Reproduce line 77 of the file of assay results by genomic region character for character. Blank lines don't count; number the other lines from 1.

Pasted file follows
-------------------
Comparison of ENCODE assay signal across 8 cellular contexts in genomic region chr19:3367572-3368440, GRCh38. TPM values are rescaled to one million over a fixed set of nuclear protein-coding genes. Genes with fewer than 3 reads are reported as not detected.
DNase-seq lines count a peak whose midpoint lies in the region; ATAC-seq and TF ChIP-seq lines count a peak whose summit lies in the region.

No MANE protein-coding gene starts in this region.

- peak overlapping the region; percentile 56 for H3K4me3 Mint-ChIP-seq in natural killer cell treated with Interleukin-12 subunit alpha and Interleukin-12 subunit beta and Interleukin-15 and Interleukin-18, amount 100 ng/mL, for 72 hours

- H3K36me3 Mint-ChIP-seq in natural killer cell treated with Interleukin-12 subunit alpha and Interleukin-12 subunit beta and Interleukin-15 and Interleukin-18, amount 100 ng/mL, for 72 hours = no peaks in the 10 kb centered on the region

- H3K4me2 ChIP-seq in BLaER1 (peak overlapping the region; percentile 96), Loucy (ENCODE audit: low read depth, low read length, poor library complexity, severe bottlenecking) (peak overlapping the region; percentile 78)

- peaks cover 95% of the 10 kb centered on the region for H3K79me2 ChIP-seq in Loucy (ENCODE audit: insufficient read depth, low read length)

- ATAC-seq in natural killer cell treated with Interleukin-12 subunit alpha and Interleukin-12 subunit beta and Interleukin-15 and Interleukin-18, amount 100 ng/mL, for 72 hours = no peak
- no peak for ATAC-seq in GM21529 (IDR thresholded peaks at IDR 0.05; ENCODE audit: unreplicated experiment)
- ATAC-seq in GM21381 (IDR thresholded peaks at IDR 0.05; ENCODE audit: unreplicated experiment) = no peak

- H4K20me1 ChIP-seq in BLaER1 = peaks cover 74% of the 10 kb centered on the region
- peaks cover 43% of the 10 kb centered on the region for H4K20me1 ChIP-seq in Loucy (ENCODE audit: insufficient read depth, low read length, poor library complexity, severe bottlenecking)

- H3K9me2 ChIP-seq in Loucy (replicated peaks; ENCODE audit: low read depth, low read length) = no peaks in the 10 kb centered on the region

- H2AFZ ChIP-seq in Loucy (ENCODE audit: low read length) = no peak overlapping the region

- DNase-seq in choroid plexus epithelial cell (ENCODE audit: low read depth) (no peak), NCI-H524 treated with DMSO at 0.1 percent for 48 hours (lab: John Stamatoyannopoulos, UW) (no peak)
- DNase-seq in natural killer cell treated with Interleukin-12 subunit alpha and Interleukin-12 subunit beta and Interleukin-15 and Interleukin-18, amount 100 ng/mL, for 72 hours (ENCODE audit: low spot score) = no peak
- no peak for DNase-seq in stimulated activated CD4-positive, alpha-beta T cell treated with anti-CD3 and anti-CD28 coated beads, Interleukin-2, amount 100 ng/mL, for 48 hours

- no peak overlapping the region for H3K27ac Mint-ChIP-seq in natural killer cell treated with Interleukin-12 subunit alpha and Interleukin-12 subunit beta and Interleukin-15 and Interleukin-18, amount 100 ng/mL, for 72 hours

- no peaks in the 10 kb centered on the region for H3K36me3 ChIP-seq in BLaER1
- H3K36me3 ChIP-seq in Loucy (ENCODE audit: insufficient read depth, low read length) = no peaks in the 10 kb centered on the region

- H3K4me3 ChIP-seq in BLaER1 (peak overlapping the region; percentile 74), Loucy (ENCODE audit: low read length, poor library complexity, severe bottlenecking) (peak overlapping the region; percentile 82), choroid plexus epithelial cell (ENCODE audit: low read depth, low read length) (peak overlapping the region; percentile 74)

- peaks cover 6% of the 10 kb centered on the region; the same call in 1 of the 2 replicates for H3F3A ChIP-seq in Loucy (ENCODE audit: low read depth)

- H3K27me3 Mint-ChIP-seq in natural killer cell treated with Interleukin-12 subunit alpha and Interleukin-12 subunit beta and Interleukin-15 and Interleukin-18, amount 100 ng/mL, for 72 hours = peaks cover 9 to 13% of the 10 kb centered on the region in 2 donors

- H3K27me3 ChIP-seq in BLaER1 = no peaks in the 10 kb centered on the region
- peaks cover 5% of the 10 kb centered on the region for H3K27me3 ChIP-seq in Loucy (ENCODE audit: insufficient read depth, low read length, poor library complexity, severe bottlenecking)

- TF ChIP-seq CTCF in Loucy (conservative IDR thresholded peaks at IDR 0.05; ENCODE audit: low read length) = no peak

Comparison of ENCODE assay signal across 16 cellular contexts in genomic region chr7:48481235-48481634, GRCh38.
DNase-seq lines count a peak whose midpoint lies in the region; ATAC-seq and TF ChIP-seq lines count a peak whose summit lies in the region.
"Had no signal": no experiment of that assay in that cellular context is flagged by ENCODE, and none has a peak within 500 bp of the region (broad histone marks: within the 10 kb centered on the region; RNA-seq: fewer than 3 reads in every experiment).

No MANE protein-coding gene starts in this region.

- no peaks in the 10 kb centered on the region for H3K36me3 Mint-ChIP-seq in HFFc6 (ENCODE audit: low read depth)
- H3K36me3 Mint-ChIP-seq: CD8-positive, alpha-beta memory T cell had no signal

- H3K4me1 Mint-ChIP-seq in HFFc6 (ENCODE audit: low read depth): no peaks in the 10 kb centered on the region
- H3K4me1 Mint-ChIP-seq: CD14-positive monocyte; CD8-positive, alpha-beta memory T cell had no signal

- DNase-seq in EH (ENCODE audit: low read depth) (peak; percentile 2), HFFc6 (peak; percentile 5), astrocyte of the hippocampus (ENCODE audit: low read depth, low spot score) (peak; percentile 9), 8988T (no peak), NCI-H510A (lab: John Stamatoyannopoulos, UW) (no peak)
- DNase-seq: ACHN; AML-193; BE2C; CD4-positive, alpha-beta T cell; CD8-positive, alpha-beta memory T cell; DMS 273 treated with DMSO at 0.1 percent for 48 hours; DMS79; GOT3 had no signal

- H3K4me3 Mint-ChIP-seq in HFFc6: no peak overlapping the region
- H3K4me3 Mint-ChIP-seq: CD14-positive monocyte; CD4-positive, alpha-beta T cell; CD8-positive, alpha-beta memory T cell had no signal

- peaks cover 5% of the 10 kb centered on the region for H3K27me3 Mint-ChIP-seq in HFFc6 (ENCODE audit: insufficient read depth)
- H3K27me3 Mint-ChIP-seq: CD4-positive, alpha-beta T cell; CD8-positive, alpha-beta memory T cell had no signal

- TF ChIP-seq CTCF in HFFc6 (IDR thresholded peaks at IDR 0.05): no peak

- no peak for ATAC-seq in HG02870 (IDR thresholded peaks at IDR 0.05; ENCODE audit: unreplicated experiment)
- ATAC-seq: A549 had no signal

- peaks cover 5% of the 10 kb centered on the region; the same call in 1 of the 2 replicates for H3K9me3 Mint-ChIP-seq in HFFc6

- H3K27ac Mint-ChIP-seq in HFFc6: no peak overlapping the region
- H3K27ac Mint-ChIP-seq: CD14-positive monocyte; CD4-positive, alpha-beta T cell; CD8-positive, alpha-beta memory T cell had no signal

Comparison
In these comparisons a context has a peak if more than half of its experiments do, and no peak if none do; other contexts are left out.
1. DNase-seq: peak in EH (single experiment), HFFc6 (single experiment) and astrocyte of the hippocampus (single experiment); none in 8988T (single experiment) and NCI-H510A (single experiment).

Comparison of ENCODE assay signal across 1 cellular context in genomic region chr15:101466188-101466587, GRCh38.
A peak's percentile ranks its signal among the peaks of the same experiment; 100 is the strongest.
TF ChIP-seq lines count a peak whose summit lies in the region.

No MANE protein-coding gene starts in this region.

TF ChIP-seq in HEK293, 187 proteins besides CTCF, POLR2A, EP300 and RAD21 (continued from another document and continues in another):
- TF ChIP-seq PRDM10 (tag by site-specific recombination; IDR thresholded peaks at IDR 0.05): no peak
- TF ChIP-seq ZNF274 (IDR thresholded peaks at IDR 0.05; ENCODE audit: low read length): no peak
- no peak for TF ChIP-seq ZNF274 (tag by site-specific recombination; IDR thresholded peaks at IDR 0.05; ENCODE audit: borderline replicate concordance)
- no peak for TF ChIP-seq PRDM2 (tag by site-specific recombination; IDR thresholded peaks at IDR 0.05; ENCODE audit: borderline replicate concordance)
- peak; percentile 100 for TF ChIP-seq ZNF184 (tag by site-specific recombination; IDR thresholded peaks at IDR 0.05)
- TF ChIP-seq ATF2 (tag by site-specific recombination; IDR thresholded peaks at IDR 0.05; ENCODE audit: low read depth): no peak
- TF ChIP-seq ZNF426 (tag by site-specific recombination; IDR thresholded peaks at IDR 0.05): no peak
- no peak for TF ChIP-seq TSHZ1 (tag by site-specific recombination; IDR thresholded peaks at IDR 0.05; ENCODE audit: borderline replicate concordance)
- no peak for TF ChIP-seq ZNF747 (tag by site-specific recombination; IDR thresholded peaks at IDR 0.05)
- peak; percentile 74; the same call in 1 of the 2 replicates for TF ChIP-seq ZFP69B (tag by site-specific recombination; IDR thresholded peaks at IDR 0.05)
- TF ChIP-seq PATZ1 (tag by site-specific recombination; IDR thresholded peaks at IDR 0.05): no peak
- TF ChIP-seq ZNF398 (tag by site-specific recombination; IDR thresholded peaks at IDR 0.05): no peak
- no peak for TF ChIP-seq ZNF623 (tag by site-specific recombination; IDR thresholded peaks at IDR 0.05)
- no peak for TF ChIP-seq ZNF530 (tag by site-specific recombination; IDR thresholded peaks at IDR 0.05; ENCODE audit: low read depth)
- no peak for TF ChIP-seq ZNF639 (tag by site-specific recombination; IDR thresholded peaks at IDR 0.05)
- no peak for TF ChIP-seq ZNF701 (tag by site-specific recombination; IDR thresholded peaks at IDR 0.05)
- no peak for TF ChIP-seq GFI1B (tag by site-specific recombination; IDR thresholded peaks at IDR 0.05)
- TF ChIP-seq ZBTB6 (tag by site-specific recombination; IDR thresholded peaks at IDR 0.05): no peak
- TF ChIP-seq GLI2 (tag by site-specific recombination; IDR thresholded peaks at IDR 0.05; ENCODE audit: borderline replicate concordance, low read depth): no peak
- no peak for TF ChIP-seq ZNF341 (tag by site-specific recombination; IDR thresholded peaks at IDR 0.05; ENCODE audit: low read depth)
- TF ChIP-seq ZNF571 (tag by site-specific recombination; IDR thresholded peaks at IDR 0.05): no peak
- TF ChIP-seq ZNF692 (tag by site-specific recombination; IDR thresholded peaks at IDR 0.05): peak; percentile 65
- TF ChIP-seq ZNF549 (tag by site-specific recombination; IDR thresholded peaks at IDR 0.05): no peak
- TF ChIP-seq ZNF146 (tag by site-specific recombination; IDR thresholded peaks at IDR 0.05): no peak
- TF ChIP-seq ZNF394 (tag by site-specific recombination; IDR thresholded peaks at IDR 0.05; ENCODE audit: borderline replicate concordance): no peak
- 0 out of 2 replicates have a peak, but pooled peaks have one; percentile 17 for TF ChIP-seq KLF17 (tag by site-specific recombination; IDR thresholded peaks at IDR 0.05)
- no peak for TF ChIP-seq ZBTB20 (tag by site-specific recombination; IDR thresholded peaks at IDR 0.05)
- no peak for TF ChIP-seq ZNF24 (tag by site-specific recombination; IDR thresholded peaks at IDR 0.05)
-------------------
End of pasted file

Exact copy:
- TF ChIP-seq ZNF549 (tag by site-specific recombination; IDR thresholded peaks at IDR 0.05): no peak